Today, yogurt has moved beyond a simple dairy staple to a glamorous topping and ingredient, as shown in this breakfast parfait. Learn about the different types of yogurt in our Yogurt Glossary. Photo by Katrina Brown | IST.
Answer A Few Food Trivia Questions & Learn Fun Facts About Yogurt
Yearning For Yogurt Of The Artisan Variety? Read reviews, recipes and articles about yogurt in our Gourmet Yogurt Section.
Cultured milk products (i.e., fermented by bacteria) such as yogurt have been produced for at least 4,500 years. Yogurt most likely began as an accident among nomadic tribes: Milk carried in goatskin pouches was fermented by wild bacteria living on the inside of the pouches. Imagine the brave person who first tried that sour-smelling, coagulated milk! While there is no proof of where yogurt originated—and it may have originated simultaneously in a variety of places—the word “yoghurt” is of Turkish origin.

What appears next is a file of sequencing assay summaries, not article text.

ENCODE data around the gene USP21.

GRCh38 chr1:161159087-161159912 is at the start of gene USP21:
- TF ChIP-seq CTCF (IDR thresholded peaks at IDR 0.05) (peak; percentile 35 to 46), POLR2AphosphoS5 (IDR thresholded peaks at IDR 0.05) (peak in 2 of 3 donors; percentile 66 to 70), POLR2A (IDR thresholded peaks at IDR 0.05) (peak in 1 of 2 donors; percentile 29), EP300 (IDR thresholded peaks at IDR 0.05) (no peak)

Since those ancient times, yogurt has been a staple in diets of people in the Central European, Middle Eastern and East Asian regions. In 1919, a Greek from Thessaloniki (Salonica), Isaac Carasso, started a yogurt business in Barcelona and named it Danone after his young son. He moved to the U.S. during World War II and Americanized the U.S. company’s name to Dannon. Soon after, in Prague, fruit jam was added to extend the shelf life of the yogurt (sugar is a preservative). This sweetened yogurt was introduced to the United States by Dannon in 1947. However, credit for introducing yogurt to the United States goes to Sarkis and Rose Colombosian, Armenian immigrants who launched Colombo and Sons Creamery in Andover, Massachusetts in 1929 (the brand is now part of General Mills). Yogurt became a cult health food in the 1950s and by the 1970s, with the influence of healthy California cuisine, it moved into the mainstream.